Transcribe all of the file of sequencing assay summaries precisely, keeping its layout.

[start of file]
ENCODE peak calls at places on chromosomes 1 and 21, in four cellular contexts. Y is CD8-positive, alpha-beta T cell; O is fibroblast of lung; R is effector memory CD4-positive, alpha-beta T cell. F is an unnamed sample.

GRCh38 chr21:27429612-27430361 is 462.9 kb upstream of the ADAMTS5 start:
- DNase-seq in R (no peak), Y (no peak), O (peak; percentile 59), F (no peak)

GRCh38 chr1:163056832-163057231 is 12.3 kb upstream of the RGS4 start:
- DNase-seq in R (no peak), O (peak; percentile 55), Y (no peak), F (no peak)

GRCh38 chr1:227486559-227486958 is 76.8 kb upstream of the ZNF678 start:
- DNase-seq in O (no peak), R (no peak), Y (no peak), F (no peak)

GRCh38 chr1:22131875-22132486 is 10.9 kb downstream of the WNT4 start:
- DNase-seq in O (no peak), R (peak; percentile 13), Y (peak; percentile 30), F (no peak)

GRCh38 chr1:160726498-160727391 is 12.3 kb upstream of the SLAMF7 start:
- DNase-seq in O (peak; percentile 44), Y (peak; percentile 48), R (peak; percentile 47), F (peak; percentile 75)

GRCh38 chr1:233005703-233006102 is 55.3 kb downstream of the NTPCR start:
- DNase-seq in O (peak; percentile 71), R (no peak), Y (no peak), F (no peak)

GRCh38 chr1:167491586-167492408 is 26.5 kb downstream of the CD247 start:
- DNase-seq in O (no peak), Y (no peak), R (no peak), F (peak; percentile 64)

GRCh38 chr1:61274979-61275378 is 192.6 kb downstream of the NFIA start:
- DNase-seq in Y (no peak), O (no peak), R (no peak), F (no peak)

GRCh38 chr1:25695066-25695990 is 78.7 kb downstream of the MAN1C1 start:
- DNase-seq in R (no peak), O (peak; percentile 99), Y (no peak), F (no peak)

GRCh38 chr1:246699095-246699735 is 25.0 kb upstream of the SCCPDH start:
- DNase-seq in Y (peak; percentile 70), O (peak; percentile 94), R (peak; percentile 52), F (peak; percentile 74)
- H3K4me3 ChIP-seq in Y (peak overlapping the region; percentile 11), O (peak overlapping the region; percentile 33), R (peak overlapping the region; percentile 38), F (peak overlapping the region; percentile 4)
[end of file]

ENCODE peak calls at places on chromosomes 1 and 21, in four cellular contexts. Y is CD8-positive, alpha-beta T cell; O is fibroblast of lung; R is effector memory CD4-positive, alpha-beta T cell. F is an unnamed sample.

GRCh38 chr21:27429612-27430361 is 462.9 kb upstream of the ADAMTS5 start:
- DNase-seq in R (no peak), Y (no peak), O (peak; percentile 59), F (no peak)

GRCh38 chr1:163056832-163057231 is 12.3 kb upstream of the RGS4 start:
- DNase-seq in R (no peak), O (peak; percentile 55), Y (no peak), F (no peak)

GRCh38 chr1:227486559-227486958 is 76.8 kb upstream of the ZNF678 start:
- DNase-seq in O (no peak), R (no peak), Y (no peak), F (no peak)

GRCh38 chr1:22131875-22132486 is 10.9 kb downstream of the WNT4 start:
- DNase-seq in O (no peak), R (peak; percentile 13), Y (peak; percentile 30), F (no peak)

GRCh38 chr1:160726498-160727391 is 12.3 kb upstream of the SLAMF7 start:
- DNase-seq in O (peak; percentile 44), Y (peak; percentile 48), R (peak; percentile 47), F (peak; percentile 75)

GRCh38 chr1:233005703-233006102 is 55.3 kb downstream of the NTPCR start:
- DNase-seq in O (peak; percentile 71), R (no peak), Y (no peak), F (no peak)

GRCh38 chr1:167491586-167492408 is 26.5 kb downstream of the CD247 start:
- DNase-seq in O (no peak), Y (no peak), R (no peak), F (peak; percentile 64)

GRCh38 chr1:61274979-61275378 is 192.6 kb downstream of the NFIA start:
- DNase-seq in Y (no peak), O (no peak), R (no peak), F (no peak)

GRCh38 chr1:25695066-25695990 is 78.7 kb downstream of the MAN1C1 start:
- DNase-seq in R (no peak), O (peak; percentile 99), Y (no peak), F (no peak)

GRCh38 chr1:246699095-246699735 is 25.0 kb upstream of the SCCPDH start:
- DNase-seq in Y (peak; percentile 70), O (peak; percentile 94), R (peak; percentile 52), F (peak; percentile 74)
- H3K4me3 ChIP-seq in Y (peak overlapping the region; percentile 11), O (peak overlapping the region; percentile 33), R (peak overlapping the region; percentile 38), F (peak overlapping the region; percentile 4)